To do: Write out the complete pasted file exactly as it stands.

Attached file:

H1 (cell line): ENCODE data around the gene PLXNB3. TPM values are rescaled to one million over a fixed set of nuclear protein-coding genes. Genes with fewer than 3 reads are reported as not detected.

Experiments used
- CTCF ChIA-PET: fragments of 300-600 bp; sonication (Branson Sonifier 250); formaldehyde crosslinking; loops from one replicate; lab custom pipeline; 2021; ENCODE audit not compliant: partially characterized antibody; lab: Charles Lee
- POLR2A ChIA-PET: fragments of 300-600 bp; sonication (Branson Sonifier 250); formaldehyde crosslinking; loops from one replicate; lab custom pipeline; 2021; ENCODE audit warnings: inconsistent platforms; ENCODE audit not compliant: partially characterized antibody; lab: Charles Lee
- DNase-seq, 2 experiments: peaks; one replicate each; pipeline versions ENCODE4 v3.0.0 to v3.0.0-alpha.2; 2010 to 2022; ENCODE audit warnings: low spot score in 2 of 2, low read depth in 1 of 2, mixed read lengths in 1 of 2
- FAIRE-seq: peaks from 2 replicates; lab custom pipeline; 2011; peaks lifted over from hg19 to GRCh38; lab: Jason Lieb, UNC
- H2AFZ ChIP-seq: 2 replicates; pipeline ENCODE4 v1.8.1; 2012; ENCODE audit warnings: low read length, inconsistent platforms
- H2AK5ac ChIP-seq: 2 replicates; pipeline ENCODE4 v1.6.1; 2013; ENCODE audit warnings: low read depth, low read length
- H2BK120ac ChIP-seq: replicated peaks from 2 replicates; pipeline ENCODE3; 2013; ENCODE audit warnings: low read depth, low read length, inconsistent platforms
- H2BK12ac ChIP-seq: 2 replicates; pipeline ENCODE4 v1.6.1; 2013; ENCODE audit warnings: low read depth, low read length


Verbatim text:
H1 (cell line): ENCODE data around the gene PLXNB3. TPM values are rescaled to one million over a fixed set of nuclear protein-coding genes. Genes with fewer than 3 reads are reported as not detected.

Experiments used
- CTCF ChIA-PET: fragments of 300-600 bp; sonication (Branson Sonifier 250); formaldehyde crosslinking; loops from one replicate; lab custom pipeline; 2021; ENCODE audit not compliant: partially characterized antibody; lab: Charles Lee
- POLR2A ChIA-PET: fragments of 300-600 bp; sonication (Branson Sonifier 250); formaldehyde crosslinking; loops from one replicate; lab custom pipeline; 2021; ENCODE audit warnings: inconsistent platforms; ENCODE audit not compliant: partially characterized antibody; lab: Charles Lee
- DNase-seq, 2 experiments: peaks; one replicate each; pipeline versions ENCODE4 v3.0.0 to v3.0.0-alpha.2; 2010 to 2022; ENCODE audit warnings: low spot score in 2 of 2, low read depth in 1 of 2, mixed read lengths in 1 of 2
- FAIRE-seq: peaks from 2 replicates; lab custom pipeline; 2011; peaks lifted over from hg19 to GRCh38; lab: Jason Lieb, UNC
- H2AFZ ChIP-seq: 2 replicates; pipeline ENCODE4 v1.8.1; 2012; ENCODE audit warnings: low read length, inconsistent platforms
- H2AK5ac ChIP-seq: 2 replicates; pipeline ENCODE4 v1.6.1; 2013; ENCODE audit warnings: low read depth, low read length
- H2BK120ac ChIP-seq: replicated peaks from 2 replicates; pipeline ENCODE3; 2013; ENCODE audit warnings: low read depth, low read length, inconsistent platforms
- H2BK12ac ChIP-seq: 2 replicates; pipeline ENCODE4 v1.6.1; 2013; ENCODE audit warnings: low read depth, low read length